"Passing", in sociology, is the state of living one's life as a member of another sociological group be it ethnic, racial, gender, class, or sexual. It's a complicated matter in real life, what with humans so rarely fitting perfectly into the ever-shifting categories we make up for them. Indeed, there are times when we categorise individuals in ways that they themselves do not acknowledge, or that are based upon merely tangential connections. For example, why
does an "octoroon" (7/8 "white"/European, 1/8 "black"/non-European) in a U.S. Reconstruction-era novel have to identify as 'black' in order to be "true to herself?" It reflects many racial ideas still present, if less explicit these days, in 'Western' society *
. Most notable in the Anglosphere is the USA, which has a troubled history of race relations only surpassed by that of South Africa on account of its history of ethnic-African slave-use. The USA's pre-Civil Rights Movement *
"One-Drop Rule" stated that 'one drop' of non-European blood made a person non-white and thus deprived them of the rights of a full citizen.
Likewise, there are huge social pressures keeping many homosexual people "in the closet," and many women have cross-dressed not because they are transgender or even transvestites, but because they want to do something they would only be allowed to do as a man
Most modern fictional representations have simplified this complex state of being
into An Aesop
: "Don't try to be something you're not.
is usually a part of this (including Death Bed Confession
). Compare In Another Man's Shoes
and related tropes. Glamour Failure
is a more fantastic version.
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Gender And Sexual Orientation
- Michelle Cliff's "No Telephone to Heaven" has the trans/genderqueer character Harry/Harriet (also known as H/H), who is biologically male but identifies as a blend of male and female. At the beginning of the novel, s/he has a totally masculine appearance but wears bikinis, puts on make-up, and occasionally dresses in the genderfuck style (for example with both a tuxedo and very campy make-up. This impish black Jamaican character passes for an African man to fool an American tourist, who really thinks he has just met "King Badnigga of Benin"). Towards the end of the novel, H/H starts living and presumably identifying as Harriet, a white nurse, which involves double 'passing'. H/H is very aware that even as 'she' is respected as a generous nurse, s/he could literally get lynched for being trans and for passing for white, but makes this choice because a black man couldn't become a nurse. This character plays a huge role in the development of the very confused main character Clare Savage, a white-looking middle-class mixed-race Jamaican woman who questions the racist standards of her formerly slave-owning family and might further be bisexual. His/her ability to transcend social boundaries and to fool racists and homophobes/transphobes is part of his/her attributes as a Trickster figure.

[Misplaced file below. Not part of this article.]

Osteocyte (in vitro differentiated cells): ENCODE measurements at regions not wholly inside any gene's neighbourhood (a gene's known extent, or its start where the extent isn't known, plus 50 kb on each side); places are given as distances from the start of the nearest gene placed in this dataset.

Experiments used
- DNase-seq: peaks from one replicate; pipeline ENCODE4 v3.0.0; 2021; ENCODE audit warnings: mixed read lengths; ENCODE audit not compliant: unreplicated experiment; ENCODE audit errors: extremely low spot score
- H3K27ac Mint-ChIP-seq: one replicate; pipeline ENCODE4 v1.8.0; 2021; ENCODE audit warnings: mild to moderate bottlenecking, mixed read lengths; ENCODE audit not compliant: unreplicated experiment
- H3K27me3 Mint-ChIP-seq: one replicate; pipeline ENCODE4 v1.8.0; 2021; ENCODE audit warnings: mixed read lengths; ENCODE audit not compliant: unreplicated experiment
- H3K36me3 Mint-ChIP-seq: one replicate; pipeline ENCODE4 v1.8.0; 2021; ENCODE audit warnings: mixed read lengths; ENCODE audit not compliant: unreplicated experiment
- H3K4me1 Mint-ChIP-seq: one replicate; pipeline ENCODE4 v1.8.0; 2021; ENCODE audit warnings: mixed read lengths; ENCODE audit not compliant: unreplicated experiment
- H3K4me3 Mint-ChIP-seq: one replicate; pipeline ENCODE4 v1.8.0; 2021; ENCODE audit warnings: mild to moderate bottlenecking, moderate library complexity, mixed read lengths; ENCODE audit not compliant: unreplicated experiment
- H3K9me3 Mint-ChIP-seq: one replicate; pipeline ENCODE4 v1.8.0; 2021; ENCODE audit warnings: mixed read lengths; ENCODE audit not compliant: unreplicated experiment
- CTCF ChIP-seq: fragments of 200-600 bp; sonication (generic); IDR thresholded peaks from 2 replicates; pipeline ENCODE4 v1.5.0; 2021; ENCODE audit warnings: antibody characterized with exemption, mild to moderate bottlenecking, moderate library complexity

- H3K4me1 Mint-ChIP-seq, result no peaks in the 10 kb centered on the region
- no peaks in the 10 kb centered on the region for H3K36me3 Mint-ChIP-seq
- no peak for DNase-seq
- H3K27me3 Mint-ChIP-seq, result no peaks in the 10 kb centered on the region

- Monstrous Regiment eventually shows that not only is ninety-nine percent of the squad made up of Sweet Polly Olivers, but so is the entire high command. Sargeant Jackrum is worried about going to his son as a woman, and is convinced to go home as a father instead.
- Adam in Degrassi has some trouble coming across as a guy, particularly in his early appearances. Played with an element of Cringe Comedy. Booyah!
- Played for Drama in later chapters of Wandering Son. Nitori's voice deepens and she starts looking less androgynous due to puberty. One scene has a clerk gossiping behind her back that she's a boy due to her voice. Makoto always suffered from this, even when she was prepubescent, as she doesn't fit the ideal for a girl.
- Ebina, a trans woman with a preschool daughter, doesn't pass and she realizes this.
- Osamu from Bokura no Hentai starts having issues crossdressing when he begins hitting puberty. His crush becomes disgusted at him because he's grown taller than him and has a low voice. When Osamu was in public once people noticed his masculine voice when he spoke too loud.